More than 50 refugees have left Australia’s offshore detention centres for a new life in the United States.
Some 25 men being held on Manus Island left on Tuesday from Port Moresby airport in Papua New Guinea.
Another 27 refugees left Nauru on Wednesday, bound for Port Moresby, in the first leg of a 50-hour journey to America.
Among the group were families as well as single men and women from countries including Bangladesh, Iran, Sri Lanka, Somalia and Burma.
They are expected to be dispersed across several states once they land in the US.
Refugee Action Coalition spokesman Ian Rintoul said the refugees were happy to be heading to the US, but uncertainty remained for those who remained in offshore detention.
Mr Rintoul said it had been 10 months since the refugees had their first interviews, and there was no indication of when any others who applied would be accepted into the US.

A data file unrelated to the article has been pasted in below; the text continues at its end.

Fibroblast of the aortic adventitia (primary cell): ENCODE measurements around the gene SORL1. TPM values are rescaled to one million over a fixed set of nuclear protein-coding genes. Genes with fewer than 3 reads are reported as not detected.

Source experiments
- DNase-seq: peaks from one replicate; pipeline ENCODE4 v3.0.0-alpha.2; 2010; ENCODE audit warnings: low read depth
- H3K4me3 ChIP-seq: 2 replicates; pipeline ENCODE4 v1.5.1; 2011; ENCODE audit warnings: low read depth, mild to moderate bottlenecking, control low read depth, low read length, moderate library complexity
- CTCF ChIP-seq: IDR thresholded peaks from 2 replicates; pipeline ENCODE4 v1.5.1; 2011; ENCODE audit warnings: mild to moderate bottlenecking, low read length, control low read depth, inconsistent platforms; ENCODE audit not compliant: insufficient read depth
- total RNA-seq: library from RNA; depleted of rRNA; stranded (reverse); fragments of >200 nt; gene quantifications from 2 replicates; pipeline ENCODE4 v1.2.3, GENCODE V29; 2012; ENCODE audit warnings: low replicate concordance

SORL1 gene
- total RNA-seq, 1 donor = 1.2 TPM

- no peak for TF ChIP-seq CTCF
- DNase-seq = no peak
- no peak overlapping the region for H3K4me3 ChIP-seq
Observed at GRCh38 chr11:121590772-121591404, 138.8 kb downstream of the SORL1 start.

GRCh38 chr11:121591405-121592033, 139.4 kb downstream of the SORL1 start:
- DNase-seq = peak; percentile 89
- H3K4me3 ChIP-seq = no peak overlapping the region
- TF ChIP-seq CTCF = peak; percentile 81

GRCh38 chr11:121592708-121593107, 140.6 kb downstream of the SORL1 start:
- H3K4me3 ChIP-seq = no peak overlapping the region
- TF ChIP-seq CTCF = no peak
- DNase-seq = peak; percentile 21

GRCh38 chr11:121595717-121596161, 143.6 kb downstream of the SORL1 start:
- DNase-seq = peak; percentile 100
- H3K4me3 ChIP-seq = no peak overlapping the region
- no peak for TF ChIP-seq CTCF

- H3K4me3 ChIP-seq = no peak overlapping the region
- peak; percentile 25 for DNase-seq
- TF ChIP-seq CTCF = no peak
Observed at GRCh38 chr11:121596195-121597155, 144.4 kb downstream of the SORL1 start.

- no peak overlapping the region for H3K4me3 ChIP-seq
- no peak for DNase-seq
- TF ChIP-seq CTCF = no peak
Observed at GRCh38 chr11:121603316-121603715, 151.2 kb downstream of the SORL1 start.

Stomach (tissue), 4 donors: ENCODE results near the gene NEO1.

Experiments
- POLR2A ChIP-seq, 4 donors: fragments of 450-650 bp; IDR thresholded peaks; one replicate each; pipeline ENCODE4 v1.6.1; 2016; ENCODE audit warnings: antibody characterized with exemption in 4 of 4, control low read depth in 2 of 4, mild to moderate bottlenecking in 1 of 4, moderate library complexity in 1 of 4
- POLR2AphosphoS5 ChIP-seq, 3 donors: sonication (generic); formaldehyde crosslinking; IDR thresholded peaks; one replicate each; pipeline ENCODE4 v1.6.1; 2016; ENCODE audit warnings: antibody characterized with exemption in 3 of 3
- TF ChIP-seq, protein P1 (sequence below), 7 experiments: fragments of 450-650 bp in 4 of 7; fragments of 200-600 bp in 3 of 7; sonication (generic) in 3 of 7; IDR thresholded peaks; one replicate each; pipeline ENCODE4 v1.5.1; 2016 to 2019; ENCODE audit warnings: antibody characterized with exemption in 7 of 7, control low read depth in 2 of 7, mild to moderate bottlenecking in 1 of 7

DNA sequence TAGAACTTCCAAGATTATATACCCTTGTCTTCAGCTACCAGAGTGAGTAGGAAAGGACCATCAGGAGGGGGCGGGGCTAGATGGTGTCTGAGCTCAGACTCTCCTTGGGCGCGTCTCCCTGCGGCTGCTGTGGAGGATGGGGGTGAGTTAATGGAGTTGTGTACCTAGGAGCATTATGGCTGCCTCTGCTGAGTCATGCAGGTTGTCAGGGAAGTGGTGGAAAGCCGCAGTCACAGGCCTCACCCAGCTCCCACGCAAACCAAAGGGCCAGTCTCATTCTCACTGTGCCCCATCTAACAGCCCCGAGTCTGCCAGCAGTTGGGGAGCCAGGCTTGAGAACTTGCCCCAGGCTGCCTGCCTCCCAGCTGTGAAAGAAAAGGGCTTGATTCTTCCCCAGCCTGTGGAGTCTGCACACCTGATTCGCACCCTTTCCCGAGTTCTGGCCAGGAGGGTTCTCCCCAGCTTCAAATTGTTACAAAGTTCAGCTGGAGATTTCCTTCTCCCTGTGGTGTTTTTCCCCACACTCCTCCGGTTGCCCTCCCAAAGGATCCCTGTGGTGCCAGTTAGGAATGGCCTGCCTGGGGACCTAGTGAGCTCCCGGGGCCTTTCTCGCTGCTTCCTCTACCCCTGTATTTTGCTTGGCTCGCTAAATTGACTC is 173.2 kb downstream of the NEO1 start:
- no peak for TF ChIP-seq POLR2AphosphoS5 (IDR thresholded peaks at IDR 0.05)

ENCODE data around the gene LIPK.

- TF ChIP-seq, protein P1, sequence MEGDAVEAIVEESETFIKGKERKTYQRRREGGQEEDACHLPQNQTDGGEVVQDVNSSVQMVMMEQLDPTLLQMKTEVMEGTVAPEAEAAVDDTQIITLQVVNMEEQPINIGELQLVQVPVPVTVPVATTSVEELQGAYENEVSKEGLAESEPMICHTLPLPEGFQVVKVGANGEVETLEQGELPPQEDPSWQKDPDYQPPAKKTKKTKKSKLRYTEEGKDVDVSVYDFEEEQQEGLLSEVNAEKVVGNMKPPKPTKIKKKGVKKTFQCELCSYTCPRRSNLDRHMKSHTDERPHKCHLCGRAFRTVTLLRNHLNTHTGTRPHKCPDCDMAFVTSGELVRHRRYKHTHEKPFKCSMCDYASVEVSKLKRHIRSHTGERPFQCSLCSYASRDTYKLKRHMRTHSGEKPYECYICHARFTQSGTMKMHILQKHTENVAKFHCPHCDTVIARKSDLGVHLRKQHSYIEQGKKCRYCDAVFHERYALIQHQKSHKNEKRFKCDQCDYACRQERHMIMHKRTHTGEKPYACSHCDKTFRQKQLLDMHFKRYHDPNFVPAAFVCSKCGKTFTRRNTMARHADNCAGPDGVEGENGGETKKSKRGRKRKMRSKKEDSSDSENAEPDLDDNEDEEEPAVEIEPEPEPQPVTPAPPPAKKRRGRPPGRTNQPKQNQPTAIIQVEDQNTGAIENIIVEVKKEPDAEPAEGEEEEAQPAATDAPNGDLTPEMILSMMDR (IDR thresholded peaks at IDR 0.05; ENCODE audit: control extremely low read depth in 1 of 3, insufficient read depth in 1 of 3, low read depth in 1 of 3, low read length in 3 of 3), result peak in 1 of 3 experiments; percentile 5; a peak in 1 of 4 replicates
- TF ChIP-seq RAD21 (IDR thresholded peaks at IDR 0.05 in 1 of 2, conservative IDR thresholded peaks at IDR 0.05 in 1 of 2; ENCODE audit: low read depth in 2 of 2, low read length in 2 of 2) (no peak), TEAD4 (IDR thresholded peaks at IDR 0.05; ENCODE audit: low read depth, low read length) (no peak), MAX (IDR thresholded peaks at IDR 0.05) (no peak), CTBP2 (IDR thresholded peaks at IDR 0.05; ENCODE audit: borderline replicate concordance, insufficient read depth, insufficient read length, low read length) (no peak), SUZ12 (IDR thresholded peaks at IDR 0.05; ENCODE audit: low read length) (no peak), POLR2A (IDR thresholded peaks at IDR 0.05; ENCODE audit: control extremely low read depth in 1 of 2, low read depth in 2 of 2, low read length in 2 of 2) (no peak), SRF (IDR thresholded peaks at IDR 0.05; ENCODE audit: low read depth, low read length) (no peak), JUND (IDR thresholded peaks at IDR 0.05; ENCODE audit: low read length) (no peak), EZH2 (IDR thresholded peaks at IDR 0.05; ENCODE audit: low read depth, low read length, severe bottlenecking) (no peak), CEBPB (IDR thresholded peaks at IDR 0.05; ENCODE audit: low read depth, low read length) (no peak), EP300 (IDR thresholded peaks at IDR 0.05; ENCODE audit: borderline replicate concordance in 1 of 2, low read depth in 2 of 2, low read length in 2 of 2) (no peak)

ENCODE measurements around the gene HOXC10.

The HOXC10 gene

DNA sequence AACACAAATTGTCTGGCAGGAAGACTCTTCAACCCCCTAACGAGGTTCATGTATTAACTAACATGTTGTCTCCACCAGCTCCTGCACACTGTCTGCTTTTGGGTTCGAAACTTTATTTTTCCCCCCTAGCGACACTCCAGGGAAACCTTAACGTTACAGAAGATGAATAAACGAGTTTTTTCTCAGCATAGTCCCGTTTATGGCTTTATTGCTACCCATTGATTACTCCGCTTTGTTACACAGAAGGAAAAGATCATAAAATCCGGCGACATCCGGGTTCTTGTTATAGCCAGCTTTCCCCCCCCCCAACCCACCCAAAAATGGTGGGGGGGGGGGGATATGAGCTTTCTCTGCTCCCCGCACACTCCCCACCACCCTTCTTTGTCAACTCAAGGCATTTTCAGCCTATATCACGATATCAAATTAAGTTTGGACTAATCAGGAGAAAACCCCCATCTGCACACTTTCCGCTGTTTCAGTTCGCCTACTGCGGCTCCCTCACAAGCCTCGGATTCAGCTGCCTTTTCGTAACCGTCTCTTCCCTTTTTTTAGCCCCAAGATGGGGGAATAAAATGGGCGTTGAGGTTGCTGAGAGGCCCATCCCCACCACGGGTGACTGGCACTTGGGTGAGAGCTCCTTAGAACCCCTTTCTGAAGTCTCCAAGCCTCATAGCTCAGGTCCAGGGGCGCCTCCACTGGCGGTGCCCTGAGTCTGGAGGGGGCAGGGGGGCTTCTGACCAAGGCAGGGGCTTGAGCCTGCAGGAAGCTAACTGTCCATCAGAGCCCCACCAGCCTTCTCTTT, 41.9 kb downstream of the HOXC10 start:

“There are more than 1700 refugees, including around 150 Rohingyan refugees, on Manus and Nauru who desperately need safety and protection now,” he said in a statement on Wednesday.
“The refugees were bluntly told by the US officials that there is no date for more refugees to fly to the US, and that some people will not be accepted.”
The refugees arrived in Australian waters by boat years ago and were transferred to the centres under a strict government policy not to allow any such persons to set foot on Australian soil.
They were recently cleared by US authorities for resettlement under a deal struck between the former Obama administration and the Turnbull government.Up to 1250 refugees are expected to be resettled in the US.